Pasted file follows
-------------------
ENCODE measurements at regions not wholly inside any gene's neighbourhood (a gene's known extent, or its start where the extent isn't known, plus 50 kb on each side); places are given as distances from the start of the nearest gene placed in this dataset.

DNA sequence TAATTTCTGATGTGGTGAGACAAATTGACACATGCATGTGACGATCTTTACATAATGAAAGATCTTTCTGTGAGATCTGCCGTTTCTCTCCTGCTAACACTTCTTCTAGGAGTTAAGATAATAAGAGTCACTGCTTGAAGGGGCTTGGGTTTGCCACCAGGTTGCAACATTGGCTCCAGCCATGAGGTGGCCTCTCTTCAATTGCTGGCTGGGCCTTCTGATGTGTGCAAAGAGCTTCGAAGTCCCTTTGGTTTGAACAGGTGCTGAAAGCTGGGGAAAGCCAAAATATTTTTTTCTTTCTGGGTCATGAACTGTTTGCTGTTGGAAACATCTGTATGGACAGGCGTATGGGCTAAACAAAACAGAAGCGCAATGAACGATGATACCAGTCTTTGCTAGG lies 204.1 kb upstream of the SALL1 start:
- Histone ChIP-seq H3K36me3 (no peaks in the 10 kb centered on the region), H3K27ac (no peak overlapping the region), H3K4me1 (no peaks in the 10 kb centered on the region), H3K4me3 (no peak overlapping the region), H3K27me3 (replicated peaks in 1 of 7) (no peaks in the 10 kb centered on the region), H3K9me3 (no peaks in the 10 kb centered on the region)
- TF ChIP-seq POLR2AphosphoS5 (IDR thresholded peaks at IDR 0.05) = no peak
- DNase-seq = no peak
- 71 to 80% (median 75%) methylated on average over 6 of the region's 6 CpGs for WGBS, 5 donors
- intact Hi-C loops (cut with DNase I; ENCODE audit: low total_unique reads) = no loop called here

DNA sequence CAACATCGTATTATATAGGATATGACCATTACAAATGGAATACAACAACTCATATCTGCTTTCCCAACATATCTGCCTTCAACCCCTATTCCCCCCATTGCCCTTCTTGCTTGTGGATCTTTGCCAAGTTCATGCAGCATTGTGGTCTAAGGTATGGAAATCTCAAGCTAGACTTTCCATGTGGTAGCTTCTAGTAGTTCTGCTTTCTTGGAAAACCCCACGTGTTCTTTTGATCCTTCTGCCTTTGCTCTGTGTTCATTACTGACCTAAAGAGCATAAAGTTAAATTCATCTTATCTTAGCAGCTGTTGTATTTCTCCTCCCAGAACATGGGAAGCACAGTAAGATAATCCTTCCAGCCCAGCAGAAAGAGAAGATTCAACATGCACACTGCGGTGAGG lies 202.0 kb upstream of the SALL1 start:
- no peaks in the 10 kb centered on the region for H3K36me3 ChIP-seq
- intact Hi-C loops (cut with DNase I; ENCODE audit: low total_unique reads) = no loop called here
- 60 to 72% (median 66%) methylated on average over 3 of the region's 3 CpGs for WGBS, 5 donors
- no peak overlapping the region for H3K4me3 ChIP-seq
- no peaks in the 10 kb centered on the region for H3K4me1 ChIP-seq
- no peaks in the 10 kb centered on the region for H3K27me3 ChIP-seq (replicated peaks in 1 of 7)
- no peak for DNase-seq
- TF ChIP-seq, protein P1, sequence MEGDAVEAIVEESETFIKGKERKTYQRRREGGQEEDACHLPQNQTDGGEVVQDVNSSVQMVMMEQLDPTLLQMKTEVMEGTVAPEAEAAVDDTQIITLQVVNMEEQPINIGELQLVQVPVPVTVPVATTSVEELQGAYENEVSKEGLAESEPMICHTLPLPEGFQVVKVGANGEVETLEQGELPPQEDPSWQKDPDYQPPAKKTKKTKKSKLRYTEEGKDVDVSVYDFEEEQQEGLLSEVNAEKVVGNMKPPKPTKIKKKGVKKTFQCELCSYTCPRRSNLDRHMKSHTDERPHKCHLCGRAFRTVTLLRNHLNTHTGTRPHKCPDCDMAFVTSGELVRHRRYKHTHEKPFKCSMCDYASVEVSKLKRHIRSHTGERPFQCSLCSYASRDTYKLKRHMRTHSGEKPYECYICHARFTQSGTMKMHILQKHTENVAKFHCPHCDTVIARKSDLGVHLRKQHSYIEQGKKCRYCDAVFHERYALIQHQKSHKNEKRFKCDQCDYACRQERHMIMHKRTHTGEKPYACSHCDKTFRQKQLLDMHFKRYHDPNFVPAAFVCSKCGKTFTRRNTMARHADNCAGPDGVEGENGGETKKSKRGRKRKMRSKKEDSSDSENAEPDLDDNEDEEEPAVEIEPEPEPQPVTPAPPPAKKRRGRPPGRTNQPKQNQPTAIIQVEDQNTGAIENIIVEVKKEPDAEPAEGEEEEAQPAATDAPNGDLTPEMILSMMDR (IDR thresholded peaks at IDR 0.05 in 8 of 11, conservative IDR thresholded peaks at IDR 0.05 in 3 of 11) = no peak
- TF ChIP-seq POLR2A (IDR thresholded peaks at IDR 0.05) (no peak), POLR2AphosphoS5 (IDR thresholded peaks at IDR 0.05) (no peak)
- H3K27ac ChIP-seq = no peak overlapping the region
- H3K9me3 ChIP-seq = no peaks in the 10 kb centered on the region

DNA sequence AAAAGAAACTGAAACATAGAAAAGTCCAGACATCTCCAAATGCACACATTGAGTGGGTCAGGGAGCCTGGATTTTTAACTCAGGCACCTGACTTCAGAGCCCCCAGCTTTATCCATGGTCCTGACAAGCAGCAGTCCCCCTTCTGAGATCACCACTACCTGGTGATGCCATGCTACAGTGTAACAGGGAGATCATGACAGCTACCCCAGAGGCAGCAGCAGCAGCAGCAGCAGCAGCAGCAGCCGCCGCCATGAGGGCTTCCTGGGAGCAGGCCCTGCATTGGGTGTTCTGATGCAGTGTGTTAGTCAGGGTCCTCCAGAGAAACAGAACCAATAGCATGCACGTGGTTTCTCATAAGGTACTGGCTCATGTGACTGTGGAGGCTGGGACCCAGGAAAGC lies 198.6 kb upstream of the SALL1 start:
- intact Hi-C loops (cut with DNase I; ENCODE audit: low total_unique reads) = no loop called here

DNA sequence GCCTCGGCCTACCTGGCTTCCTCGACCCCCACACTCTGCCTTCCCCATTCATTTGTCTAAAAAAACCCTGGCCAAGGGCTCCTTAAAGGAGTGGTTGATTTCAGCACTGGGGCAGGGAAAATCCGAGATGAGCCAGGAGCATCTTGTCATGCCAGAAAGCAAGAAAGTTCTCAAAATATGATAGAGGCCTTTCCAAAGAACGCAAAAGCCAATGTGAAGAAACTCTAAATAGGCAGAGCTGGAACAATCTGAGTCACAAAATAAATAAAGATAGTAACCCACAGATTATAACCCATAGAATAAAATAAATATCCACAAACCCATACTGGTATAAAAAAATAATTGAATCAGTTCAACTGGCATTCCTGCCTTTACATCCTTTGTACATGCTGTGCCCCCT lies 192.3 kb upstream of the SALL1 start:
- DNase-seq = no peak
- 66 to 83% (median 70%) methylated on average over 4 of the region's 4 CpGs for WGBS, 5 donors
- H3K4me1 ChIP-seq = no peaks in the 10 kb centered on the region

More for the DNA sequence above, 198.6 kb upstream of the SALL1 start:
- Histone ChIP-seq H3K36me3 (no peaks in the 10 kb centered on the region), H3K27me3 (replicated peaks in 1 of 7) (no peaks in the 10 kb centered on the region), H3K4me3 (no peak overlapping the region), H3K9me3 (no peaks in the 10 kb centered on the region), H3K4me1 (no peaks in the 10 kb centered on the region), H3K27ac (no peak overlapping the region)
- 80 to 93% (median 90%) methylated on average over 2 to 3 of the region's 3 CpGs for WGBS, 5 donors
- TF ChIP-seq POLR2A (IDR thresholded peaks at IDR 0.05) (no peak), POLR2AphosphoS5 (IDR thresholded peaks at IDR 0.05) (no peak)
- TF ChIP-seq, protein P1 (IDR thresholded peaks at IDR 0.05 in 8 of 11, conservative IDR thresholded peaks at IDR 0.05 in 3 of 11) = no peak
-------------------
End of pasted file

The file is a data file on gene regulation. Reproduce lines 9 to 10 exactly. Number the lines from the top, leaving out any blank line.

- no peaks in the 10 kb centered on the region for H3K36me3 ChIP-seq
- intact Hi-C loops (cut with DNase I; ENCODE audit: low total_unique reads) = no loop called here